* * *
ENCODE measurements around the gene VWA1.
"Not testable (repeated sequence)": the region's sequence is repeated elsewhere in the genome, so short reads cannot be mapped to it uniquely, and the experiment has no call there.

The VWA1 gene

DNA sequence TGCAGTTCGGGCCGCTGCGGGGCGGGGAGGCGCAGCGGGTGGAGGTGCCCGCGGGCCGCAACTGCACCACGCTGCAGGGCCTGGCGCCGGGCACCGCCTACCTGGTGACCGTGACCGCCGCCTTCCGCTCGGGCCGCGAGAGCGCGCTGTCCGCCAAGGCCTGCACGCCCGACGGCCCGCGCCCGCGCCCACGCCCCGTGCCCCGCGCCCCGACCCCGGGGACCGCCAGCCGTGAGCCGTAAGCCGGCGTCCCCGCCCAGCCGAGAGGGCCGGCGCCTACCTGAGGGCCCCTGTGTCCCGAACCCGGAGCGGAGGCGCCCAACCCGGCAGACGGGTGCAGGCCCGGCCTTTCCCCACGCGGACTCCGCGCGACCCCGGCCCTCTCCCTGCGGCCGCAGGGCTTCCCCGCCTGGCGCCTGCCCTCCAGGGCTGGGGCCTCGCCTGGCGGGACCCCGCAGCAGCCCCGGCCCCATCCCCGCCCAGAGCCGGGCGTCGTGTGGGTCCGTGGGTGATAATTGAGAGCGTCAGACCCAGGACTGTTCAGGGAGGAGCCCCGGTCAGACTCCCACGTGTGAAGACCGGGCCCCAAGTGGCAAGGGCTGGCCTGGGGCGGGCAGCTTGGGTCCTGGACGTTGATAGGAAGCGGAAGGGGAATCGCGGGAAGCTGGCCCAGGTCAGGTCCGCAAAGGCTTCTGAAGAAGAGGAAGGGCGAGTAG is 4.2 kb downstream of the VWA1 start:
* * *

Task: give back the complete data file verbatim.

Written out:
ENCODE measurements around the gene VWA1.
"Not testable (repeated sequence)": the region's sequence is repeated elsewhere in the genome, so short reads cannot be mapped to it uniquely, and the experiment has no call there.

The VWA1 gene

DNA sequence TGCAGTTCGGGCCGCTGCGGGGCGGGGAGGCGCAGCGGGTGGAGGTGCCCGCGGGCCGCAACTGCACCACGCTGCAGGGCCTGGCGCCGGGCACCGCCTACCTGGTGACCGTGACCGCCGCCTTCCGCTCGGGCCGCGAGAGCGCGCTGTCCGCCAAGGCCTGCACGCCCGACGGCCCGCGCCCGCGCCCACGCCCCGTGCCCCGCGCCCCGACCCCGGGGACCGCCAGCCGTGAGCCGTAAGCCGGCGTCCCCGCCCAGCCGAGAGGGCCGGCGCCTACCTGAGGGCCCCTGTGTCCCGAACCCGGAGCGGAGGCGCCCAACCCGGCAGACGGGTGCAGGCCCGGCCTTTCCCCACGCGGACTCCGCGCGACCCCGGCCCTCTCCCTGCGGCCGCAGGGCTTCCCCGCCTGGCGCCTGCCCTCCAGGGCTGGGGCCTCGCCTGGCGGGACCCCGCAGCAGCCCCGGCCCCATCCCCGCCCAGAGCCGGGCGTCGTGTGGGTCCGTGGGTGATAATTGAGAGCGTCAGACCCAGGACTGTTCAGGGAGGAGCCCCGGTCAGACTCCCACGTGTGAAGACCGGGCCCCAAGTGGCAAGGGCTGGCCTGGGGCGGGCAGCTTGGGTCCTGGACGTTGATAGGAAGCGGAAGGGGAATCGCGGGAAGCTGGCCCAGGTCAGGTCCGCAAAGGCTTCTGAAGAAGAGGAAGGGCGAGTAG is 4.2 kb downstream of the VWA1 start: